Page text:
Injury and that classic desire to help people first drew Victor Leclere to consider the healthcare field. But it was a desire to have a macro impact – and an ever-expanding sense of what that meant – that brought him from consulting to investment banking and a full-time Berkeley MBA.
A competitive swimmer in high school and college – he earned a spot on the French national team in 2008 – Leclere suffered a series of stress injuries. His attempt to find pain relief beyond physical therapy and cortisone shots led him to explore acupuncture and alternative medicine and then on to the healthcare field in general.
“When you’re interested in healthcare, the first thing that comes to mind is being a doctor or nurse. But that’s the micro level. As I learned more about the field, I found myself attracted to macro changes and how to impact health at a population level.”
After earning a degree in public health at the University of North Carolina at Chapel Hill, he landed a job in the healthcare group at Kurt Salmon, a boutique consulting firm. Over the next four years, he worked in strategy consulting at more than a dozen hospitals and clinics in four countries.
Changing the healthcare landscape
On a project in Qatar, he helped set up the first dedicated pediatric hospital in the gulf region. This seminal experience, “transforming the landscape,” as Leclere puts it, was most satisfying.
“When you think about it,” says Leclere, “a physician sees a thousand to two thousand individuals in a year,. but a hospital touches tens of thousands and a health system adds a multiplier. As the field redefines ‘health and wellness’ to include more than our interactions with healthcare facilities, the impact will expand."
But consulting had its limits in his mind.
“I was helping facilitate change, but it lacked the element of ownership,” he says. “In consulting you develop a plan or strategy and hope the client implements it. But for me, that lacked the passion that comes with execution and ownership.”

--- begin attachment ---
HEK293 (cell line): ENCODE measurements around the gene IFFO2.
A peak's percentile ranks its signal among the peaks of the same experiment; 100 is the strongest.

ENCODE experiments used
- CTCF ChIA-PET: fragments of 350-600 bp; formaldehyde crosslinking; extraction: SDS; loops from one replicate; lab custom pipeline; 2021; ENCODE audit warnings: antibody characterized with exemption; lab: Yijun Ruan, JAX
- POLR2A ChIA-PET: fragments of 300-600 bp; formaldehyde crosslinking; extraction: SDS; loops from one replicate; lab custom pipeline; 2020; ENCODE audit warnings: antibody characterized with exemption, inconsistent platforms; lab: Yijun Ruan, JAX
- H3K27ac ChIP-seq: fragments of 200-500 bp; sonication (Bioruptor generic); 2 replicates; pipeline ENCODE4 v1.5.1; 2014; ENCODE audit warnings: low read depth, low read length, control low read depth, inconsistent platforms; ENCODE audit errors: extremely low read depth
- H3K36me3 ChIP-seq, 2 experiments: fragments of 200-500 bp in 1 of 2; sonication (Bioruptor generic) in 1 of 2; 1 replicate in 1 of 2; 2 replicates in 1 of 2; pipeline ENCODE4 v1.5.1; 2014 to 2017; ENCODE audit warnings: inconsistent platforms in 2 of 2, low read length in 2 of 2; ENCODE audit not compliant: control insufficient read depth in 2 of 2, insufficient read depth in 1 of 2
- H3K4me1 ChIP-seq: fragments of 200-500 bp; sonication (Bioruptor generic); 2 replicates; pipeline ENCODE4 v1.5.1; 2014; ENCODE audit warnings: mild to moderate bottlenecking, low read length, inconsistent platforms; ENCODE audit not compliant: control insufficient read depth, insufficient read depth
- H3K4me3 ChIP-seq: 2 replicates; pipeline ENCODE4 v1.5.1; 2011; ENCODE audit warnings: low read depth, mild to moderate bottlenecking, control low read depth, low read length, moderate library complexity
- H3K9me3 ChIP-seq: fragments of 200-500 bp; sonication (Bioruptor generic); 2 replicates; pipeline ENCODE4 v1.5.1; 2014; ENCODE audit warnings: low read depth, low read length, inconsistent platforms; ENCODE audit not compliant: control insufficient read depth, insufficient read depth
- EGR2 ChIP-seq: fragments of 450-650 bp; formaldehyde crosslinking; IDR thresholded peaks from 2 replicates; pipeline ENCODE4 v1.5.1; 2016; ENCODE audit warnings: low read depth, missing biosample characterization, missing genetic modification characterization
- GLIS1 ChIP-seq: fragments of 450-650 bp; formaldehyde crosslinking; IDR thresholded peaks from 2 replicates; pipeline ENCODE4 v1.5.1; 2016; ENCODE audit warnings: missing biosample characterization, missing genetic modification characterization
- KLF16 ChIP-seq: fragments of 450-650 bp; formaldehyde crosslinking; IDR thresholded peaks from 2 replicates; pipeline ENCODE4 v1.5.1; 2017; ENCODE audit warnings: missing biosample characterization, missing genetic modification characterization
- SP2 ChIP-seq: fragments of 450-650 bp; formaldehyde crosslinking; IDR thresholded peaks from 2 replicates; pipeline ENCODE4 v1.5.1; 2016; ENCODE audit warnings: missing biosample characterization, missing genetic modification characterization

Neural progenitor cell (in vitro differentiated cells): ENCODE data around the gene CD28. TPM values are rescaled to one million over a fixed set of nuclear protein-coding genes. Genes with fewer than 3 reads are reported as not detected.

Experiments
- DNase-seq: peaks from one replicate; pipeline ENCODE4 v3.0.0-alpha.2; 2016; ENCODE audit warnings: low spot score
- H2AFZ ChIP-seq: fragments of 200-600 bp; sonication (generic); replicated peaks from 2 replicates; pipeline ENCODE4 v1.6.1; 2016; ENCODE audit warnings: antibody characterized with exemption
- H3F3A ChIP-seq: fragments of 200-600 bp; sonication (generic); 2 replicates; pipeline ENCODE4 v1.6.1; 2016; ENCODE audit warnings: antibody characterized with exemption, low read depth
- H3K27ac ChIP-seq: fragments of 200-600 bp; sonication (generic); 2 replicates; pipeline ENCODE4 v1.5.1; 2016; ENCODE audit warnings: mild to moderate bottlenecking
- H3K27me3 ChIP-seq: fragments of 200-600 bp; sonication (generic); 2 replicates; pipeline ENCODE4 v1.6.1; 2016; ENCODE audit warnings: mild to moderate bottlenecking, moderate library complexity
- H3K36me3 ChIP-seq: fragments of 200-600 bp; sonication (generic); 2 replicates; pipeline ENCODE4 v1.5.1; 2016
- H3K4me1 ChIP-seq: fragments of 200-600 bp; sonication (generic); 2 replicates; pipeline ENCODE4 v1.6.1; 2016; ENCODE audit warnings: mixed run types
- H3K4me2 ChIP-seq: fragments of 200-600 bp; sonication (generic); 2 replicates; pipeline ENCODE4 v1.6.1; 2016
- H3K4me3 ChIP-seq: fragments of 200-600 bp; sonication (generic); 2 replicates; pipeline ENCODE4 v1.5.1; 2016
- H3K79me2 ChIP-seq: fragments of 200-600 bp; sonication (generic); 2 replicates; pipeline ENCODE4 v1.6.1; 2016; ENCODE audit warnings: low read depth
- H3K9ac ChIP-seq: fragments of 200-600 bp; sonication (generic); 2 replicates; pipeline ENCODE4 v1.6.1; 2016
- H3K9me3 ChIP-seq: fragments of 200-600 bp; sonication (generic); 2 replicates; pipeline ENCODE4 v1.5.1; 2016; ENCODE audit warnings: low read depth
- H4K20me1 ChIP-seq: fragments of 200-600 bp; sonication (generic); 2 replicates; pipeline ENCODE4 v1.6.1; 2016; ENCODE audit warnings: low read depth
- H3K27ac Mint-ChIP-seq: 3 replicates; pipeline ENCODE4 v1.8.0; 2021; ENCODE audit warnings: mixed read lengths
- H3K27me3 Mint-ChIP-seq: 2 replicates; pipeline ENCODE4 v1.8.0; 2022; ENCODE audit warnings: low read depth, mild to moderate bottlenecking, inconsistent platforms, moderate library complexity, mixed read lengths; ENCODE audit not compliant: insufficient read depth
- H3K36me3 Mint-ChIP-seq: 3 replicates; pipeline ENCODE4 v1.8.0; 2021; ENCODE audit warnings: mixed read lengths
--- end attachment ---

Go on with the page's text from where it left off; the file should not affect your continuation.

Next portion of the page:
The lure of investment banking
Fortunately, Leclere’s work in emerging markets allowed him to work closely with private equity firms that were creating new healthcare systems. That was his first interaction with investment bankers – providing the support necessary to finance and acquire clinics, hospitals and retailers to transform health care in emerging markets. It was the kind of macro impact and execution that he craved. But he had no credentials or formal education in finance and the capital markets. So when Kurt Salmon was sold, he thought an MBA focused on investment banking was the next logical step.
His decision to attend Berkeley Haas was shaped by his experiences at Days at Haas, an event where the school invites prospective students to sit in on classes, talk to professors, and socialize with current and other prospective students.
“I’d been to a few of these at different schools, and it always felt a bit like speed dating,” says Leclere. “I was disappointed with the superficial connections and shallow depth of conversation.”
But his first evening at Berkeley, despite nasty jet lag after a flight from Dubai, he sat down to a small group dinner with a dozen others at the house of a second-year student.
A culture that fit
“That’s where it clicked,” he says. “The thoughtfulness of prospective students and the acute focus on the role and responsibility of business in addressing social issues. I thought, ‘This is the culture that fits for me.’”
It was the people at Berkeley Haas more than anything else that proved most influential over the next two years.
“Even though I’d lived in France and the Middle East and thought of myself as informed,” he says, “I continued to perceive the world through my own narrow lens and experiences.”
The diversity of his classmates and professors broadened and developed him in ways he did not expect. And it wasn’t just about different cultures.
“Anyone can read a case study, identify a problem, and craft a superficial solution,” says Leclere. “But when you’re surrounded by curious individuals, many who have worked in these industries or with these companies, it gives substance to the case and your education goes many levels deeper.”
Now an investment banker at Goldman Sachs in New York, Leclere is immersed in deals and thinks about how to continue having an impact on the healthcare landscape at a macro level.